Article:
WRITING A BOOK IS QUITE A TRIP!
At the end of October, Di Morrissey’s 23rd novel, Rain Music, was published. The novel is set in far north Queensland, and Di travelled extensively for research.
Read on for an exclusive look into Di’s research process.
Starting a new book is a journey, in every way. It begins with the research. That’s the fun part. I amble around, following my instincts, yarning to people, discovering the local history, legends, and lifestyle today. People are always very accommodating and pleased I’m interested in where they live.
Later comes the wrangling of all I’ve seen, heard, read and imagined, while sitting at my desk for the next seven months!
By the time I’d travelled through the north, stopping along the way, and landed in Cooktown, I knew I’d found a magical location. This was where Captain Cook’s Endeavour
foundered and where he camped for seven weeks to make repairs and lay formal claim to this great south land. Later came the pioneers, then those lured by the goldfields – where the Chinese outnumbered the Europeans by thousands and reminders of their sojourn can still be found in the lonely bush.
I was intrigued by the former convent, now the James Cook Museum and I spent hours there imagining what life must have been like for the Sisters of Mercy who came from Ireland to this remote place one hundred years after Cook. I decided I wanted to have a young Nun as one of the characters and when I researched those intrepid first Sisters I found one was called Evangelist Morrissey!
Discovery of gold saw nearby towns spring up in the wilderness. Maytown, close to the Palmer River rush, was a bustling township of many pubs, hotels and businesses.
Karen and Andrew Stewart who now run the Palmer River Roadhouse offered to take me to see current-day Maytown. What a shock! Virtually nothing remains but some rusting mining equipment, some slate kerbs, old bottles, and the detritus of a community long gone and forgotten. It was immensely evocative, though rather sad. All that remains are ghosts, yellowing photos and many stories in early pioneers’ letters and books from writers like Ion Idriess who was also captivated by the place.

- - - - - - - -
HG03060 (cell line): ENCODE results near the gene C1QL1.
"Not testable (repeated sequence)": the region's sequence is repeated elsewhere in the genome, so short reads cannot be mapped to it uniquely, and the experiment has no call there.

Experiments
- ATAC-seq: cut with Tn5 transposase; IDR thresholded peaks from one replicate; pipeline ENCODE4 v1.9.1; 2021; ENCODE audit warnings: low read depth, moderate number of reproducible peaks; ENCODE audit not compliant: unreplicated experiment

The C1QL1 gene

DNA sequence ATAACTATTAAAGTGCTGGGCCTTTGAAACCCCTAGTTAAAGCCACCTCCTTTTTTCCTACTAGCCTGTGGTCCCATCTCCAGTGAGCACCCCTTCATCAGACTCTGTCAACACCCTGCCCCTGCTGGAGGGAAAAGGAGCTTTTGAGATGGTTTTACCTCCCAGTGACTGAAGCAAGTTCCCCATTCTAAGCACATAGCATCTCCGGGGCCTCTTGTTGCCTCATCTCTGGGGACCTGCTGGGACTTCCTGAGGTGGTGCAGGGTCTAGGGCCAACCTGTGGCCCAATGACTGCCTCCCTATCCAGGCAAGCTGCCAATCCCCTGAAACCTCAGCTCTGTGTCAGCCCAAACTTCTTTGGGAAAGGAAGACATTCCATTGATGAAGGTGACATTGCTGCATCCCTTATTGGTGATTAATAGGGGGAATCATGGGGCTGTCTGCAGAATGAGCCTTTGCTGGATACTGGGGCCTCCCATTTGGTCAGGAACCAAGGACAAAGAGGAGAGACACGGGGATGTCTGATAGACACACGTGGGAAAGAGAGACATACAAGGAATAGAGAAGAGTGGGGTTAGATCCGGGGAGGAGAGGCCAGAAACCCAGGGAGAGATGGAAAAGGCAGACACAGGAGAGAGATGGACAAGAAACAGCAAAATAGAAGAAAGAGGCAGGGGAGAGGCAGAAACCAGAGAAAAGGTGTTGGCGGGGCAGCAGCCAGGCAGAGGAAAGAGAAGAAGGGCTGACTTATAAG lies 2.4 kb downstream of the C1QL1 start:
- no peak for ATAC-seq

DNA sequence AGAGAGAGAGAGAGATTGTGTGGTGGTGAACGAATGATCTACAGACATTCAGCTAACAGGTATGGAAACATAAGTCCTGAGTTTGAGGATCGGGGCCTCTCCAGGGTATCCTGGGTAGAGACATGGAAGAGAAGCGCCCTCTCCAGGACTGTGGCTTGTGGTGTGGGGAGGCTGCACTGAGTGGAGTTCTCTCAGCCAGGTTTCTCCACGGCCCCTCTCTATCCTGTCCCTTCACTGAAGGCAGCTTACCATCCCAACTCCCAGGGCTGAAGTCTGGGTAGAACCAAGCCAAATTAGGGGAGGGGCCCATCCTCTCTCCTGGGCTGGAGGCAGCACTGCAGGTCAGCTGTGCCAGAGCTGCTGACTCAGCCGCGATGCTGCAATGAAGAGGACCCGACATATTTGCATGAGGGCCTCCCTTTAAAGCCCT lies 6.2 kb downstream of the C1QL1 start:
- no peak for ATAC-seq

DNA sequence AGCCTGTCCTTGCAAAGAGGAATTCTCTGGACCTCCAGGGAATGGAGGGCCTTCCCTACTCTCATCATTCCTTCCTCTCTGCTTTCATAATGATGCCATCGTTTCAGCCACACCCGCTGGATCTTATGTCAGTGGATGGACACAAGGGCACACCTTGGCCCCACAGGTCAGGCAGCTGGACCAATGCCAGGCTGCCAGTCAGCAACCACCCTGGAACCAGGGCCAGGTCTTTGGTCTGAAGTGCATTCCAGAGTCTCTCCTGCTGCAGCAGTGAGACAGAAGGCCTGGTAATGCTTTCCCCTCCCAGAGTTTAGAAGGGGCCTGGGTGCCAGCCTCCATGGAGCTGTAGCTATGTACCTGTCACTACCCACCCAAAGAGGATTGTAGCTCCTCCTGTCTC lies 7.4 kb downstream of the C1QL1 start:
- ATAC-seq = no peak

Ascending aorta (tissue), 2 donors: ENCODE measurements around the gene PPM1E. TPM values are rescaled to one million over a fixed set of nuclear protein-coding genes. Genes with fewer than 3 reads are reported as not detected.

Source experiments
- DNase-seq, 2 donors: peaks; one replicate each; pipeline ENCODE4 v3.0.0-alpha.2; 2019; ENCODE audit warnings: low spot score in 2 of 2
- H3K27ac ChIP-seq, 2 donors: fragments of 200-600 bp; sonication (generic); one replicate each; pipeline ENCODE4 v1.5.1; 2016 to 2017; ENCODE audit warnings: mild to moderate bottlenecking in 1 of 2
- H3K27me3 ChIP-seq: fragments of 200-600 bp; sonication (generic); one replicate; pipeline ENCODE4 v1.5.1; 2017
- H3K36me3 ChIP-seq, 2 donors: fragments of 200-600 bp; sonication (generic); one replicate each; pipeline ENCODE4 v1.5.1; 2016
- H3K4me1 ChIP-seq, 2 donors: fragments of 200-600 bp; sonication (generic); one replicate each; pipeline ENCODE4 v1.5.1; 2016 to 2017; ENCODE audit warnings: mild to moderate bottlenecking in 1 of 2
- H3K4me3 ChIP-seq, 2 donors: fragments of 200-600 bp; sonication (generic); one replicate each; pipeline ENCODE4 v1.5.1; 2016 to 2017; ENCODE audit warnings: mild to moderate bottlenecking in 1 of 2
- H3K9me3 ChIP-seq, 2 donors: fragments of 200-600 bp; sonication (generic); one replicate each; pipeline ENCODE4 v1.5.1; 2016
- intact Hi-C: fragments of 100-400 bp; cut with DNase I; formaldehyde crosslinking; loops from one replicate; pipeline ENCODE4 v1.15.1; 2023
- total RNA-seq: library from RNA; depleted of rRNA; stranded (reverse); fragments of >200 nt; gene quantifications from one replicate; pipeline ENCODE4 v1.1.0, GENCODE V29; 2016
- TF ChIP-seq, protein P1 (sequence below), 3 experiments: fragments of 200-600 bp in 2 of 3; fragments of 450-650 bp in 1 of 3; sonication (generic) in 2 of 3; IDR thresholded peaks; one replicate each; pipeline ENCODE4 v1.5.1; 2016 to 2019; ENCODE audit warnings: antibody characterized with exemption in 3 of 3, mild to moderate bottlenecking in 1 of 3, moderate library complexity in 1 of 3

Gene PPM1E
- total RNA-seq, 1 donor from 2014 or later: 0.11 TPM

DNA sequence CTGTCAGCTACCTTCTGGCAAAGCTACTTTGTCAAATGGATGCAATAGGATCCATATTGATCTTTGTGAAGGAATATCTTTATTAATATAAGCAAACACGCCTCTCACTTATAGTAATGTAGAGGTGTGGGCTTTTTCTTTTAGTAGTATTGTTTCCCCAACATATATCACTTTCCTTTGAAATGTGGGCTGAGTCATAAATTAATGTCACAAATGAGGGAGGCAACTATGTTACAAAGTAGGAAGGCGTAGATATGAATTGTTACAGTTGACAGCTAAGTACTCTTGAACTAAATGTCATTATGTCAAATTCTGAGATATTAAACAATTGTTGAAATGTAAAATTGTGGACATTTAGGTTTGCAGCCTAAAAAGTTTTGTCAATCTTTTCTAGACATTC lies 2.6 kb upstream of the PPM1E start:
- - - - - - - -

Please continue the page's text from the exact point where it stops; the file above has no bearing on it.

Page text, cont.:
I tend to start with an idea of characters, but not much of a storyline. For Rain Music
I decided to write about a brother and sister, as siblings is one family relationship I hadn’t yet explored in a novel.
Ned is a troubled man in his thirties, a singer/songwriter with big dreams. But due to an event in his personal life, he has taken to the road and dropped off the family’s radar, who are back in regional Victoria. His widowed mother wants him to attend a special family event commemorating his father. But as Ned’s contact with her as been sporadic, Bella, his younger sister, decides to take leave from her job to go and search for him. Bella is a bubbly but determined young woman, who has a successful professional life, owns her own flat close to their mother, and has a boyfriend who adores her, but she is beginning to feel she is at a crossroads in her own life.
Her search for Ned leads her to Far North Queensland, but the journey hasn’t ended when they finally meet. Instead they face a series of dilemmas and danger which brings them closer together – until a long-hidden family secret threatens to drive them apart if revealed. Threaded through this contemporary story is Ned and Bella’s discovery of their own history and that of the Far North of Australia – knowledge and experience which gradually changes their perceptions of themselves, each other and their country.
This twinkling creek becomes a raging torrent in the wet – thirty metres across or more! Impossible to cross in the rainy season.
The famous old Top Pub - the Toppie - where Yolanda rules!
At the James Cook Lookout above Cooktown spread below and the Endeavour River where Captain Cook stayed for repairs.
This is the now lovely lake which was a dam for the gold mine in the 1980s now abandoned.
The remains of crushers and steam driven stampers from the early gold days at Maytown (where Bella might have hidden!).
The diggings at Maytown 1880s where prospectors pegged their leases cheek by jowl some living in tents some in bark humpys or swags on the ground.